Jurisdiction - Australia
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Australia – Security For Costs In Class Actions.

11 September, 2013

 

Legal News & Analysis – Asia Pacific – Australia – Dispute Resolution

 

The Full Federal Court recently ordered in Madgwick v Kelly [2013] FCAFC 61 that the applicants in three related class actions provide security for the costs of the respondents. The decision is particularly significant as the applicants are individuals without backing from litigation funders. Some of the factors that the Court took into account in reaching its conclusion are discussed below.

 

Evidence of willingness or ability to contribute to security 

 

One relevant consideration is whether the making of an order for security would stifle the proceedings. The applicants bear the onus of proof in this regard.

 

The Court’s decision highlights the types of evidence that the Court will consider in relation to the question of stifling. It demonstrates that applicants must provide evidence of the financial circumstances (such as assets) of those persons who stand to benefit from the proceedings in determining those persons’ ability to contribute to security. As Justice Jessup emphasised, such evidence is necessary to enable the Court to objectively assess such persons’ ability to contribute to security. Justice Jessup was critical of the survey conducted by the applicants’ solicitors of 50 of the 409 known group members. His Honour considered that the questions were ‘intensely subjective’ and not calculated to elicit information about the financial circumstances of the 409 known group members.

 

Justice Jessup also noted that, in relation to the issue of stifling, the applicants did not need to provide evidence of the financial circumstances of unknown group members.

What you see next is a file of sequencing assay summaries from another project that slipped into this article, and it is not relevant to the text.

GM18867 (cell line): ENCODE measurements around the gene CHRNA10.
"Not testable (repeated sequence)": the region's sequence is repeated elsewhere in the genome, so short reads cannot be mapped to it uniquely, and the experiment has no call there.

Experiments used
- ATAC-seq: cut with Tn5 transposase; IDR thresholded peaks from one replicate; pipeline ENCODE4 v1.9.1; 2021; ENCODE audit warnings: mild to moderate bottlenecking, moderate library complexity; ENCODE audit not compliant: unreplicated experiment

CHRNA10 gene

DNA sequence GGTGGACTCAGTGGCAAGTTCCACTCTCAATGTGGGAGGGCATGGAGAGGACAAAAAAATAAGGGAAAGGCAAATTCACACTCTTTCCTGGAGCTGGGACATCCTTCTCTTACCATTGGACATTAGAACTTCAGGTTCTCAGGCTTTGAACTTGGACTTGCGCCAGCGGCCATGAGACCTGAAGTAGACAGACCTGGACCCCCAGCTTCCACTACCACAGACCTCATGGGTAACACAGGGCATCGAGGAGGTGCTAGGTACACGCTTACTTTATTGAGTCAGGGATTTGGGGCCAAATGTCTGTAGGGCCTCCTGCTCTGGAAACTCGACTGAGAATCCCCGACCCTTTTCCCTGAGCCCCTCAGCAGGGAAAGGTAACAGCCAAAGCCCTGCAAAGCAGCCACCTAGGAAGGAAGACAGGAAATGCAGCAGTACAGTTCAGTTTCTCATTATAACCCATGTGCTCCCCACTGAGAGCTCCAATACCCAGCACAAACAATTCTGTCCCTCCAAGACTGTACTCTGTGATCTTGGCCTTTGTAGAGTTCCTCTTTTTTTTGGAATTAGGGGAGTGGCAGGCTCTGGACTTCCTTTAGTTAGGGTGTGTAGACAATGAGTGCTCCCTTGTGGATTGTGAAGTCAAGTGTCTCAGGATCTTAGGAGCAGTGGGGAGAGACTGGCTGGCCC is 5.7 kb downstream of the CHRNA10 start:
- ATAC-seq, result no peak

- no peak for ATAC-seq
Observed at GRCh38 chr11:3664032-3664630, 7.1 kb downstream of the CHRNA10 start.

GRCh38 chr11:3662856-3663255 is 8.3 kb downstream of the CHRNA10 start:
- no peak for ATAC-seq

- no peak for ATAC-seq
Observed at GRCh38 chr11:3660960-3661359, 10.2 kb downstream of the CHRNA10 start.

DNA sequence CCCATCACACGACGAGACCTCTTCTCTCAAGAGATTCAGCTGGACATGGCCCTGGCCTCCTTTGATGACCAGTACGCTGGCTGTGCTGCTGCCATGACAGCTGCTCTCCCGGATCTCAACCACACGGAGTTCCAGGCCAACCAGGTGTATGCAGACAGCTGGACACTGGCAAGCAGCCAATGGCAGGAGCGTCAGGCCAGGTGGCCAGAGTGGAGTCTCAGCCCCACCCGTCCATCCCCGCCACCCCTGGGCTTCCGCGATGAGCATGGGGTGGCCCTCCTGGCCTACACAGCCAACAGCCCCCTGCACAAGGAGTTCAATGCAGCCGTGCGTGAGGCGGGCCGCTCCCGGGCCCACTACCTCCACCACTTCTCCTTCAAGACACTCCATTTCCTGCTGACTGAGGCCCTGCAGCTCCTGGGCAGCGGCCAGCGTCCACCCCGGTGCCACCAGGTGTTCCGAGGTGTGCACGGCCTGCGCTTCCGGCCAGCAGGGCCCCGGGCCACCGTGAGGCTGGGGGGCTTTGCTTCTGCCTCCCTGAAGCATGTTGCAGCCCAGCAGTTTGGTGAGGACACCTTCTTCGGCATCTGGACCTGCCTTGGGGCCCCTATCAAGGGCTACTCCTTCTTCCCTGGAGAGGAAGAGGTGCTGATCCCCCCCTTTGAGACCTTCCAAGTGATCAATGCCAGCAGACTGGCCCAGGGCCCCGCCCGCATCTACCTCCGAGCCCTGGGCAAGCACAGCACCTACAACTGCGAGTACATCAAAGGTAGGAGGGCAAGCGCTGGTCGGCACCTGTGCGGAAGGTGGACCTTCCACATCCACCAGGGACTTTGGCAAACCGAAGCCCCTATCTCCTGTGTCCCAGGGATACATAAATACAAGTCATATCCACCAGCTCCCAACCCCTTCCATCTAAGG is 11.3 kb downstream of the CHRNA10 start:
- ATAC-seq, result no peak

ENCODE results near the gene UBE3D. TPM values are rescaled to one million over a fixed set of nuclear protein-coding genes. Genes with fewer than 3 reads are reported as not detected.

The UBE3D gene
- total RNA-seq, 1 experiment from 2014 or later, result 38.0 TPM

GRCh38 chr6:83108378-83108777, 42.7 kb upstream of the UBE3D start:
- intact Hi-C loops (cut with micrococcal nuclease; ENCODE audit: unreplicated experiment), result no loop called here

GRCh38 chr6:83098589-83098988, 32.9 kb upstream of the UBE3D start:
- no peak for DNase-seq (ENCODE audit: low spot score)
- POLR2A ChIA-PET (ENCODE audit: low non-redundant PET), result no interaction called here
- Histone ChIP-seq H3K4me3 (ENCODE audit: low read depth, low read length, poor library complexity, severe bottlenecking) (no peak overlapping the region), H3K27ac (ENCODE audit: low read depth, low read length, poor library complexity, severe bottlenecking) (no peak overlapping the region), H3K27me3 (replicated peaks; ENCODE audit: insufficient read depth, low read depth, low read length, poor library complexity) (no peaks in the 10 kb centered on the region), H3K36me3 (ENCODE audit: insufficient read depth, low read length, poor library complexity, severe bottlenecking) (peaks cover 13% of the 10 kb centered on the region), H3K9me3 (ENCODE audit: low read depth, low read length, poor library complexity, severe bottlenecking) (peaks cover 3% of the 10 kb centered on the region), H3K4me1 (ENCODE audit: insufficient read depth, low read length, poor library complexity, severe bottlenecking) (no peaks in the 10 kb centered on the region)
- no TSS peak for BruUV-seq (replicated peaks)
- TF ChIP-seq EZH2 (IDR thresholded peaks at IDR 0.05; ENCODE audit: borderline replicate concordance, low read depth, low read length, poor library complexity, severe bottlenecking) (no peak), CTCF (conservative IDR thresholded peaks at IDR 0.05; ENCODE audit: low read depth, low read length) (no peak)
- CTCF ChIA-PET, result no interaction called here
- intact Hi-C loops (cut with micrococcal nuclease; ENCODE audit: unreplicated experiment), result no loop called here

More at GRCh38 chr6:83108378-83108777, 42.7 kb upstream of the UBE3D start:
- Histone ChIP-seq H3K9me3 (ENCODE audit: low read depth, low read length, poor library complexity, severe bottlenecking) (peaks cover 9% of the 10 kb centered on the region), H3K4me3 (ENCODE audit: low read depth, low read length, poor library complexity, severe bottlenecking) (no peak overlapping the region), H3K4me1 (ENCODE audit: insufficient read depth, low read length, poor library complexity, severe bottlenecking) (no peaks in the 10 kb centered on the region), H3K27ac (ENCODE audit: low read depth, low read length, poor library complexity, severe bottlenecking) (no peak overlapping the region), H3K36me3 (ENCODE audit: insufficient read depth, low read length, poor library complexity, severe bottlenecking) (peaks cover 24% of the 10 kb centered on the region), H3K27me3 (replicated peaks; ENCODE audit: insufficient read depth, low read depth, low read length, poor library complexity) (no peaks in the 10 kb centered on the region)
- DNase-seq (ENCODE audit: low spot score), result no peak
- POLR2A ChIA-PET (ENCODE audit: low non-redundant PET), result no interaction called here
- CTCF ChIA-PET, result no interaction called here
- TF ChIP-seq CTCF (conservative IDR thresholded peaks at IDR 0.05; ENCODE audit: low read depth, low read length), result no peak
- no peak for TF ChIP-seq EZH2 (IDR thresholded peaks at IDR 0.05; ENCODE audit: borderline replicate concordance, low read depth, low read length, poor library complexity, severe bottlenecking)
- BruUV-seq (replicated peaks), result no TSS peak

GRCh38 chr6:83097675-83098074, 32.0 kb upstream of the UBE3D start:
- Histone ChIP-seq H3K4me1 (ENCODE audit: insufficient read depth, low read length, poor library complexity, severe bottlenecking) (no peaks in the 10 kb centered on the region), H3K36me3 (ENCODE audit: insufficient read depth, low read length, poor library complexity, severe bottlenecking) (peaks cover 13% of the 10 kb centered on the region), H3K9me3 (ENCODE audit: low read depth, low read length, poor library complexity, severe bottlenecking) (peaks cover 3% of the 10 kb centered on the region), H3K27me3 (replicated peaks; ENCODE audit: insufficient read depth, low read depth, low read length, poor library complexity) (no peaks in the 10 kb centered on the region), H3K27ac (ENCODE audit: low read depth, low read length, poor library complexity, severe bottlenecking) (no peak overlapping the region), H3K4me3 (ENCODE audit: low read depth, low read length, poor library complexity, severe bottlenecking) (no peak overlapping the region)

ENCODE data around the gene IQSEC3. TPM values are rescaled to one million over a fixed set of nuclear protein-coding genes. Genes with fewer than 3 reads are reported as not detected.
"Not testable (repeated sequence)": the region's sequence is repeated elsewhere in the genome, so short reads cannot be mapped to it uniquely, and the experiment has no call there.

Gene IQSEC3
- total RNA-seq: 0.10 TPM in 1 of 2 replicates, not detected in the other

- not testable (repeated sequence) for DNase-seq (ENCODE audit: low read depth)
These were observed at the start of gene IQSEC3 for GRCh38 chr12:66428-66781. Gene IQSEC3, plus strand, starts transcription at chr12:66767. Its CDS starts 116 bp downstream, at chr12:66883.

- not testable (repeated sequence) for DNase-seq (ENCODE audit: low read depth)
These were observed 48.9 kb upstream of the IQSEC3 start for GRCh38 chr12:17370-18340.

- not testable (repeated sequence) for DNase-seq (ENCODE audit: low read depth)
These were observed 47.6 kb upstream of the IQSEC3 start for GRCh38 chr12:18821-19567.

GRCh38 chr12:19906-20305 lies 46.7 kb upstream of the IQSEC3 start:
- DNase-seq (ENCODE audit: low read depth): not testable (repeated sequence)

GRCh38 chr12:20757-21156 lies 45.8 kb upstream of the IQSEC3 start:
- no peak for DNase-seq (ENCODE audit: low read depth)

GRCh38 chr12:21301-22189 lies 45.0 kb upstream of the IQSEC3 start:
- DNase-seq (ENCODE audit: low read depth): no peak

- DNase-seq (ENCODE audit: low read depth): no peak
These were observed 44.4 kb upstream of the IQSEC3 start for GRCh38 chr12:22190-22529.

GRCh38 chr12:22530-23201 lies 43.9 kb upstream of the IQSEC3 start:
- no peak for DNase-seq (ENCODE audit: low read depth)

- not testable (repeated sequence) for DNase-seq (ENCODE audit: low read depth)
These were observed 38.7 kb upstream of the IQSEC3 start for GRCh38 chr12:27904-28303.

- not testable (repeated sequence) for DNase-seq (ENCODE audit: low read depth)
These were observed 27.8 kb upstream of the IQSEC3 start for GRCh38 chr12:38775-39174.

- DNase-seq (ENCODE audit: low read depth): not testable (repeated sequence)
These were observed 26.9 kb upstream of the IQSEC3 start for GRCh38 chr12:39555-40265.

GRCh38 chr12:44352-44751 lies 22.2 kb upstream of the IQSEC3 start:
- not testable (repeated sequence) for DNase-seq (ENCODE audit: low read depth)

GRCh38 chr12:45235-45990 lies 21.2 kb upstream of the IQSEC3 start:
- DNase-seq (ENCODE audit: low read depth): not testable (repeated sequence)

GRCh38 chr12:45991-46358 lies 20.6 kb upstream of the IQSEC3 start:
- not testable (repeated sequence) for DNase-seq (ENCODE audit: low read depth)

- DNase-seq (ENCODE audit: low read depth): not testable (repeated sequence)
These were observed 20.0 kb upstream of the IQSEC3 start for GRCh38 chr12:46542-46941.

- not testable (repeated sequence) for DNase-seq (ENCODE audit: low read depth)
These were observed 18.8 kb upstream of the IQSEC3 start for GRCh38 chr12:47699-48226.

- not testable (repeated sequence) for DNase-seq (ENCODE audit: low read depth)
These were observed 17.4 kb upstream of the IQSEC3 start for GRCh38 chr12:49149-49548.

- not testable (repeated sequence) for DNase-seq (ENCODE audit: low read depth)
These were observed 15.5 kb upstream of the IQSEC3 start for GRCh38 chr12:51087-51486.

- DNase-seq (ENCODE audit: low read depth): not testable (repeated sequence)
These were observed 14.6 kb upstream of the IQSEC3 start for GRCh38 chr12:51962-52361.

The Court nevertheless confirmed that the unwillingness of persons who stand to benefit from the proceedings to contribute to security for costs is of relevance, though not in itself determinative. The reasonableness of any unwillingness must also be considered.

 

Availability of litigation funding 

 

The Court held that the availability of litigation funding is relevant to whether the litigation is likely to be stifled by an order for security. There was no evidence at first instance as to the availability of litigation funding, except that none was on foot. The Court held that, in the absence of evidence of the availability of litigation funding, it is not possible to hold that the provision of security would stifle the proceedings. Chief Justice Allsop and Justice Middleton warned, however, that they should not be taken as promoting a rule that applicants should always seek to obtain litigation funding to avoid an order for security.

 

Lawyers acting under conditional costs agreements

 

The Court also considered whether the applicants’ solicitors were ‘standing behind’ the applicants or would benefit from a successful outcome, such that they could be taken into account as persons being reasonably required to contribute to a fund to service the respondents’ costs. The applicants’ solicitors were acting pursuant to a conditional costs agreement and the respondents had argued before the primary judge that the applicants’ solicitors therefore stood behind the litigation or stood to benefit from the litigation. Both the primary judge and Full Court rejected the respondents’ argument. The Full Court affirmed the primary judge’s finding that a lawyer acting under a conditional costs agreement should be distinguished from a litigation funder and should not be required to contribute to a fund for the costs of the other side of the litigation.

 

Balancing the competing policy considerations

 

The Court also held that the primary judge erred by:

 

  1. failing to engage in the balancing exercise between the policy of s 43(1A) of theFederal Court of Australia Act 1976 (Cth) (FCCA) (that is, the immunity of group members in a representative action from costs), and the risks of injustice to a respondent in having no real capacity to recover the costs of successfully defending the litigation, and
  2. wrongly concluding that an order for security would undermine the protection provided for under s 43(1A) of the FCCA.

 

The Court remitted the matter to the primary judge to fix the amount and form of security.

 

 

For further information, please contact:

 

Damian Grave, Partner, Herbert Smith Freehills
[email protected]

 

Jason Betts, Partner, Herbert Smith Freehills
[email protected]

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